Curved doors, simplified
Veneer over solid staves is the key to success
Synopsis: Tim Coleman makes curved doors using a shopmade solid-wood core sandwiched between veneers. The first layer of veneer on both sides is oriented perpendicular to the core’s grain, which effectively restricts movement of the staves and creates a stable panel. The assembly is edged with solid wood. The process is relatively simple and can be adapted to any number of projects.
Much of my work consists of veneered surfaces. As a substrate for flat panels, I use high-quality veneer-core plywood, but when I am working with curved or tapered surfaces, thick sheet goods don’t fit the bill.
In the past I have bent multiple layers of thin flexible plywood or resawn veneer over a form to create a substrate. But I often had a difficult time keeping the finished panels from distorting. With close-fitting cabinet doors, even a slight twist is quite noticeable. I am always open to new techniques, but it was an old one—and a step back in history—that led me to an alternative method.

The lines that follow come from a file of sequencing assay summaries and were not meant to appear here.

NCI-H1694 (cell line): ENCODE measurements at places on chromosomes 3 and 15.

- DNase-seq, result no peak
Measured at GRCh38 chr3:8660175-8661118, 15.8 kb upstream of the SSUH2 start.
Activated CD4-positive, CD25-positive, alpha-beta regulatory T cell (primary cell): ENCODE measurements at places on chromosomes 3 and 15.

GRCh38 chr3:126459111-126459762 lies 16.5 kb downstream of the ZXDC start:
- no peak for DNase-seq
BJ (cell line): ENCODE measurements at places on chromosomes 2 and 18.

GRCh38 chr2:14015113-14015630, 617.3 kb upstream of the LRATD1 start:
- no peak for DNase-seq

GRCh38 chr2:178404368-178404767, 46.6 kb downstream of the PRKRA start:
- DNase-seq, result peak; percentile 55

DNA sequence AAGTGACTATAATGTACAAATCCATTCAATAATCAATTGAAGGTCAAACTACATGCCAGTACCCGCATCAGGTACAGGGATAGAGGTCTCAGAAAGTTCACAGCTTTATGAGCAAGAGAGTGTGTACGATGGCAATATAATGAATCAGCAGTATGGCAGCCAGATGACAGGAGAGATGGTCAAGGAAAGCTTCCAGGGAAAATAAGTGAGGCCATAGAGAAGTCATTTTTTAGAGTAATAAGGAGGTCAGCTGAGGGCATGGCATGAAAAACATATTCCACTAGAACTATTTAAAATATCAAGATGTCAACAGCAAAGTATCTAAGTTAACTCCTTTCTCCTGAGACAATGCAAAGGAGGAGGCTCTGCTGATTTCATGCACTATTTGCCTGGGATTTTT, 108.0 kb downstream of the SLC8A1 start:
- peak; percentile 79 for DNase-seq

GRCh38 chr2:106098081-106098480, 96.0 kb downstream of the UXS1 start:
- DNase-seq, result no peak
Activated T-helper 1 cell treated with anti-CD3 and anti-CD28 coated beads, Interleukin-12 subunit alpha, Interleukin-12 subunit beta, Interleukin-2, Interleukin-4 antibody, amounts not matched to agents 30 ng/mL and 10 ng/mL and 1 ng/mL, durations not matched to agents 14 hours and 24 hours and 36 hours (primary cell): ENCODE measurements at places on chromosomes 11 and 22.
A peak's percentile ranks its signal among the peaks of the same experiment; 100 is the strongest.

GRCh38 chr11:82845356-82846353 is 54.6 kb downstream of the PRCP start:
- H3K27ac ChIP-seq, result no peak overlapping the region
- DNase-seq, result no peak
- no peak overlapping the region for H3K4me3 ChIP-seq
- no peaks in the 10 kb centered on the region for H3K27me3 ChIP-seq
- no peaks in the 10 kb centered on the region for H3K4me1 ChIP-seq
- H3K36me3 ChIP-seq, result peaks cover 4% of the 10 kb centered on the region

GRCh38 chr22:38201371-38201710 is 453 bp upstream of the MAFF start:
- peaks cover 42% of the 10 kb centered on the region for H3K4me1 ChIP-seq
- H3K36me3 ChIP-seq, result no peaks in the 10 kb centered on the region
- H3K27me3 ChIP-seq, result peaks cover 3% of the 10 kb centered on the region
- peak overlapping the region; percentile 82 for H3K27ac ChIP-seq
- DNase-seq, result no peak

In 2011 I had a commission to re-create two large tables for a Frank Lloyd Wright house. The original tabletops were veneered over a lumber-core substrate, with a thick, mitered solid-wood edge around the perimeter. You’d think that any movement across the width of the top would have broken apart the miter. But on this 100-year-old table, the miters were as tight as the day they were assembled.
This experience convinced me of the stability of lumber-core plywood, and led me to think about the possibilities of using it in my own work. I realized that a solid-wood core could be cut and shaped to suit a variety of curved and tapered forms, and I have since used it successfully on numerous projects.
Here I’ll illustrate how I…